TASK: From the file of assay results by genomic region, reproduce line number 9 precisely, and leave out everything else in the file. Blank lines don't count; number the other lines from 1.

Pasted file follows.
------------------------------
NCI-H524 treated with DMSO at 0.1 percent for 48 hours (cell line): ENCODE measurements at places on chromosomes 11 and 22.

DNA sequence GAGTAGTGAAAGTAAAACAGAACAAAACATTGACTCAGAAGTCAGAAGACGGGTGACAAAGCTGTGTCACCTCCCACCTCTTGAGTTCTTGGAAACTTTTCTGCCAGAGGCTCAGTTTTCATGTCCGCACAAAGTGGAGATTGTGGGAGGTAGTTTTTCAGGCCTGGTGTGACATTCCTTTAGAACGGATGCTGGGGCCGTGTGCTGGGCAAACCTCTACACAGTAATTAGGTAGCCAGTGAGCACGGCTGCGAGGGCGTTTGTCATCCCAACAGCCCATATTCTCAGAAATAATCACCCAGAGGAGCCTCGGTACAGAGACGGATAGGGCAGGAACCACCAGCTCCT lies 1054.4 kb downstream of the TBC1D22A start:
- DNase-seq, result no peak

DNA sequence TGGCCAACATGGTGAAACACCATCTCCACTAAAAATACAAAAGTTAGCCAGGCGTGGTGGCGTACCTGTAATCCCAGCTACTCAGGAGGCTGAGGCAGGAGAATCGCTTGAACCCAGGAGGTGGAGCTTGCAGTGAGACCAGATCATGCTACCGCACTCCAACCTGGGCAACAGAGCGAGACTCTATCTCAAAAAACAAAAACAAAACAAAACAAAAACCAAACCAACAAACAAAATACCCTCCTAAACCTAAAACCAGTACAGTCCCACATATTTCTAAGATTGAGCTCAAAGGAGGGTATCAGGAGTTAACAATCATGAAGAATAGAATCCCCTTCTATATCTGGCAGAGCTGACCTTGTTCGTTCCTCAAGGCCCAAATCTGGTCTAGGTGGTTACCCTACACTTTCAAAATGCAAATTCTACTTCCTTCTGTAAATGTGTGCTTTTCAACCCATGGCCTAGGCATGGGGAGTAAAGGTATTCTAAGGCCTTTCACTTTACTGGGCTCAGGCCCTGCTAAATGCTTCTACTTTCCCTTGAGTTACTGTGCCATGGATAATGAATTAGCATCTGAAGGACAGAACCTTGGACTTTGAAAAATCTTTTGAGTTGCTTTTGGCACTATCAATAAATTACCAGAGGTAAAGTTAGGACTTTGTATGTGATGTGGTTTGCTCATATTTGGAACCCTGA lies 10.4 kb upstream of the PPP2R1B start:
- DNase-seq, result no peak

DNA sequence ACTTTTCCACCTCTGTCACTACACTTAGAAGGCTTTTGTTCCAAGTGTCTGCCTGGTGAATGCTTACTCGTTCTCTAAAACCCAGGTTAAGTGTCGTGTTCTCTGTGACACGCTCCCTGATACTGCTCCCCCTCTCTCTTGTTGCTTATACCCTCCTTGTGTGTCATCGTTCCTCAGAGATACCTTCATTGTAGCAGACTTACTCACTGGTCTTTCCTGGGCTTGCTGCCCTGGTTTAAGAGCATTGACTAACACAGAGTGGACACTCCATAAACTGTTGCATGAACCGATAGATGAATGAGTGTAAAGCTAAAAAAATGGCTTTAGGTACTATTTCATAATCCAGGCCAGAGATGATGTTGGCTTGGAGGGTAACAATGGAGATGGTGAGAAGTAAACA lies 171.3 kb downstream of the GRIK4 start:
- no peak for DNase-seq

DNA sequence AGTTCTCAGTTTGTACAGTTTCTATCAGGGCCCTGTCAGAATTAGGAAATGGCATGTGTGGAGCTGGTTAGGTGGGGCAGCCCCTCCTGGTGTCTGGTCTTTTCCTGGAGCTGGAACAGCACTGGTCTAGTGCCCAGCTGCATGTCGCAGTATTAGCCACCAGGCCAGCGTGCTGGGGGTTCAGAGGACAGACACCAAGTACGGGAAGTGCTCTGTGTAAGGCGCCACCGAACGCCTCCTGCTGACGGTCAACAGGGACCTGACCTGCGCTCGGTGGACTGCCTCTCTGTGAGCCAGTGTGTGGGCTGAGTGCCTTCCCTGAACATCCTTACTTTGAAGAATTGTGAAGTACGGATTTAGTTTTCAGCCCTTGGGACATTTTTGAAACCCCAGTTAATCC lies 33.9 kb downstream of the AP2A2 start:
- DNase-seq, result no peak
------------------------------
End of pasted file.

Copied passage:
- DNase-seq, result no peak